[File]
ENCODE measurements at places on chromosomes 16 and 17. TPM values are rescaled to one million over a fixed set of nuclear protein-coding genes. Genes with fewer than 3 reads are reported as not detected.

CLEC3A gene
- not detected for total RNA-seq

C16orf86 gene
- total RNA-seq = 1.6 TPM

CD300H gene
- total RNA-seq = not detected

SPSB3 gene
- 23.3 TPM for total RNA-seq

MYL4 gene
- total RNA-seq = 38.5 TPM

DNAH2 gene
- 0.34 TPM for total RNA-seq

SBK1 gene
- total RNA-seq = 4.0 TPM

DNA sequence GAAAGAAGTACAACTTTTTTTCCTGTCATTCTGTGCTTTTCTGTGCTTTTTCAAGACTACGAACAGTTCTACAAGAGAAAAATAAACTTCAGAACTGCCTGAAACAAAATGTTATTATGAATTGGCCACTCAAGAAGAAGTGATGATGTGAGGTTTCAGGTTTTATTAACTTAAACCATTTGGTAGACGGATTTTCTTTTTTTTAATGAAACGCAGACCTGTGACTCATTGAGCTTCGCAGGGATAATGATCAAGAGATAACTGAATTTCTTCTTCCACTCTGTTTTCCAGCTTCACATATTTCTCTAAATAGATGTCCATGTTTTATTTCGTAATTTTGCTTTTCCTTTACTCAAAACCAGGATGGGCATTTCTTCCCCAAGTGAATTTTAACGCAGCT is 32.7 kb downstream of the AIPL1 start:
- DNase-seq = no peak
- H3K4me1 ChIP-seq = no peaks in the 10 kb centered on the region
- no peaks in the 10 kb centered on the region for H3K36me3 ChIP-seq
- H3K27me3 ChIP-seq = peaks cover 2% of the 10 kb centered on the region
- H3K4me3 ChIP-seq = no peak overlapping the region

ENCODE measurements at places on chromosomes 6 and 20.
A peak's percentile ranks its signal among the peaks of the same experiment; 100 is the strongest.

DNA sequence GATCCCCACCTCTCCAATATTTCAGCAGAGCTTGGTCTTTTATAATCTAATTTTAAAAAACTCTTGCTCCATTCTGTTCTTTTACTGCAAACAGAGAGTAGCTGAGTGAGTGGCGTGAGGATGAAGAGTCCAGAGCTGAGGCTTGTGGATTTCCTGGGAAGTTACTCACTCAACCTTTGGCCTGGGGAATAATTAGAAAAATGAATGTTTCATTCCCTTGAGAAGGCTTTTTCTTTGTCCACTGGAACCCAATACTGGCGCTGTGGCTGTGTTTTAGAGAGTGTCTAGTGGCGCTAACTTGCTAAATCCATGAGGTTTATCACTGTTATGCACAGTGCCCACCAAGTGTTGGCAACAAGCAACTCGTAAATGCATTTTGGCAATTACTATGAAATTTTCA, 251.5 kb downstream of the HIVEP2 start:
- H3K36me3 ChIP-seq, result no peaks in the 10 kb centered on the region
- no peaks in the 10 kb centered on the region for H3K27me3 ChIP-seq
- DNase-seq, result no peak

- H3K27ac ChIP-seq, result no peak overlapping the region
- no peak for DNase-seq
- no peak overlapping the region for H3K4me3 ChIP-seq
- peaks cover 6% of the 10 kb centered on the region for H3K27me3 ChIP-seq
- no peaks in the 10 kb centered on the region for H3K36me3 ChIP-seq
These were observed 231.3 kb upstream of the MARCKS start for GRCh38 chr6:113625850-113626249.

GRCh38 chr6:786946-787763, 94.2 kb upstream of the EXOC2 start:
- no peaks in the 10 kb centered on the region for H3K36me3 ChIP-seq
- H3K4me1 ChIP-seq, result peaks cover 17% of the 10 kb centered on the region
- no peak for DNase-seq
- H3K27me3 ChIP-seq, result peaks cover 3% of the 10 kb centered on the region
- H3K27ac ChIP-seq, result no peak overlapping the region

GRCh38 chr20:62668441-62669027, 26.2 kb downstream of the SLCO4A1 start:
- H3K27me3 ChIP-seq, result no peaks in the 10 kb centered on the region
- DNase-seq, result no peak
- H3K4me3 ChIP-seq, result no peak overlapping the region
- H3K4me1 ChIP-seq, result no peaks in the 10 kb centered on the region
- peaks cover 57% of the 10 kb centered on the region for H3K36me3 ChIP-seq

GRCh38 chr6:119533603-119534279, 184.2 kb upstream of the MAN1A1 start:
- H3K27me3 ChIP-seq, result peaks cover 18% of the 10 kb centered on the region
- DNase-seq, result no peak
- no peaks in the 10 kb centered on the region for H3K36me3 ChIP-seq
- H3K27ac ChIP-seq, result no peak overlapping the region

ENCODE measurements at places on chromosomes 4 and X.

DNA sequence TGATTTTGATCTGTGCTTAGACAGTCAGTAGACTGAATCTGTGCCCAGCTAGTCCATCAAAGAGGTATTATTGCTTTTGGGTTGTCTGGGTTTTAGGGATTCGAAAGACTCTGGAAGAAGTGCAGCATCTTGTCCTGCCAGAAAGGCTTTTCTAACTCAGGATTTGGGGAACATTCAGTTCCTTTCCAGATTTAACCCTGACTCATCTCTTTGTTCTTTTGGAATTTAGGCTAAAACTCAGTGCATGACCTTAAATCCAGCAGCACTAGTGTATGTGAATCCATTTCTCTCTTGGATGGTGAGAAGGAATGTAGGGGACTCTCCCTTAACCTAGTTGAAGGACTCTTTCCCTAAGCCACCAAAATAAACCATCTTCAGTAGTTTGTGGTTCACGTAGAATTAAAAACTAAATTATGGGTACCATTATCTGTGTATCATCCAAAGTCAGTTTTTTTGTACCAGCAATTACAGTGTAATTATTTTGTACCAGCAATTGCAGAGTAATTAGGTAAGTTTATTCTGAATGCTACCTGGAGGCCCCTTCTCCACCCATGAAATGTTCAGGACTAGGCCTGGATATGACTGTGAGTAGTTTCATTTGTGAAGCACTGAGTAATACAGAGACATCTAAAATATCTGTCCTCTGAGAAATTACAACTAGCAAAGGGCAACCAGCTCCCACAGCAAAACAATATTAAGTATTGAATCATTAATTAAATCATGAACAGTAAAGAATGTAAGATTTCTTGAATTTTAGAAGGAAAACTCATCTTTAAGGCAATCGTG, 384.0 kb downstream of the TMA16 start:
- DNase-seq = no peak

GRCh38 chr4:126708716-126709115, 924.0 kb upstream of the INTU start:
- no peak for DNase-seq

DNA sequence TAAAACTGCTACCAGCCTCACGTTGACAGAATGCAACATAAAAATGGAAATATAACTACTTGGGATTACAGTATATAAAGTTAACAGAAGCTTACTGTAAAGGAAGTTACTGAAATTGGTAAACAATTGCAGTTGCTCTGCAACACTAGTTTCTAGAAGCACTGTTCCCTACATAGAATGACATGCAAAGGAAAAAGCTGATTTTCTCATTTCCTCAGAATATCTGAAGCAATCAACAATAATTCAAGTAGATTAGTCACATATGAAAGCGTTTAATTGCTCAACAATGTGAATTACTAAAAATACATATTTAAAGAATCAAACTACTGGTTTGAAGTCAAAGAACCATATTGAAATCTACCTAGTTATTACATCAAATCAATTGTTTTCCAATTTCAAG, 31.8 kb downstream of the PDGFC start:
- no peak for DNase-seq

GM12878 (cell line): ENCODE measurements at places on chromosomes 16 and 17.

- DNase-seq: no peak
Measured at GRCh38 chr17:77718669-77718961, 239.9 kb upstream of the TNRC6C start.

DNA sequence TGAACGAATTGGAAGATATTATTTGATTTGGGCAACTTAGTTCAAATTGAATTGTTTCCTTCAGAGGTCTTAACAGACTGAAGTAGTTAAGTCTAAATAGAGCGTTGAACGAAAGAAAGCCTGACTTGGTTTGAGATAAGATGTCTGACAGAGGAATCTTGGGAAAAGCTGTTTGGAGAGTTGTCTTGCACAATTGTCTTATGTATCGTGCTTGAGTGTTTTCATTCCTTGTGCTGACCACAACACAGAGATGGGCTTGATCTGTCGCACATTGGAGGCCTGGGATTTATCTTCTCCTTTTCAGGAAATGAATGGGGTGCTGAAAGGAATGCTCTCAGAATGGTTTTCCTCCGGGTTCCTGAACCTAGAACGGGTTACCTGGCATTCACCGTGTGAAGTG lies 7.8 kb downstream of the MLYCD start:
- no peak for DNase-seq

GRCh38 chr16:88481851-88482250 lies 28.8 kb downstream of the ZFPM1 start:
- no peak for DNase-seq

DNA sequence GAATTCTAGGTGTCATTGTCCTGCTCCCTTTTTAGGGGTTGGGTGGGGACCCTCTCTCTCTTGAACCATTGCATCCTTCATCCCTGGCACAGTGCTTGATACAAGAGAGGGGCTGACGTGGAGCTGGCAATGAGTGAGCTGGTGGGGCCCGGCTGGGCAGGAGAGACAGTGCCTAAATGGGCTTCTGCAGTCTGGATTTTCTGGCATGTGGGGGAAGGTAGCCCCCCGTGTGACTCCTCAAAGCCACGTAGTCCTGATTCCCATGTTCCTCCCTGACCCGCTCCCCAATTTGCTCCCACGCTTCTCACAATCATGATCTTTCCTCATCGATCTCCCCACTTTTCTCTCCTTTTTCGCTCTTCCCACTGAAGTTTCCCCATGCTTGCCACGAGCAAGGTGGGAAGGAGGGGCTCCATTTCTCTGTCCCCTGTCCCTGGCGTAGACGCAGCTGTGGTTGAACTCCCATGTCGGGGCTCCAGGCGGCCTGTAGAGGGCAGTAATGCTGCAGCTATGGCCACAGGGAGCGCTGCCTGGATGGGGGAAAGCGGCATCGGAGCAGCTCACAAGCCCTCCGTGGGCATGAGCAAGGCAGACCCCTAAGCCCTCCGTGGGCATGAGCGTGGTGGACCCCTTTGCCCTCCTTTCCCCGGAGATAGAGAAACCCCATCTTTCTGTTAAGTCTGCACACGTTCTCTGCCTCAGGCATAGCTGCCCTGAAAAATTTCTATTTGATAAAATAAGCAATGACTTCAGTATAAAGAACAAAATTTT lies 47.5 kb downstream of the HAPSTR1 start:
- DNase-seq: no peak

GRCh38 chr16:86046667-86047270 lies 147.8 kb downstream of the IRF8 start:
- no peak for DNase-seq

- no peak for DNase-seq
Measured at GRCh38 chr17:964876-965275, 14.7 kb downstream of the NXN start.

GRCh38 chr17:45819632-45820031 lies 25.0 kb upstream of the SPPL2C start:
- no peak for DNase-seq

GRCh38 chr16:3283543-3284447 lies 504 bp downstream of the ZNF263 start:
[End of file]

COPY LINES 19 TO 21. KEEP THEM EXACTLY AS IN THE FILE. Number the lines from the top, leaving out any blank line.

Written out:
- no peaks in the 10 kb centered on the region for H3K36me3 ChIP-seq
- H3K27me3 ChIP-seq = peaks cover 2% of the 10 kb centered on the region
- H3K4me3 ChIP-seq = no peak overlapping the region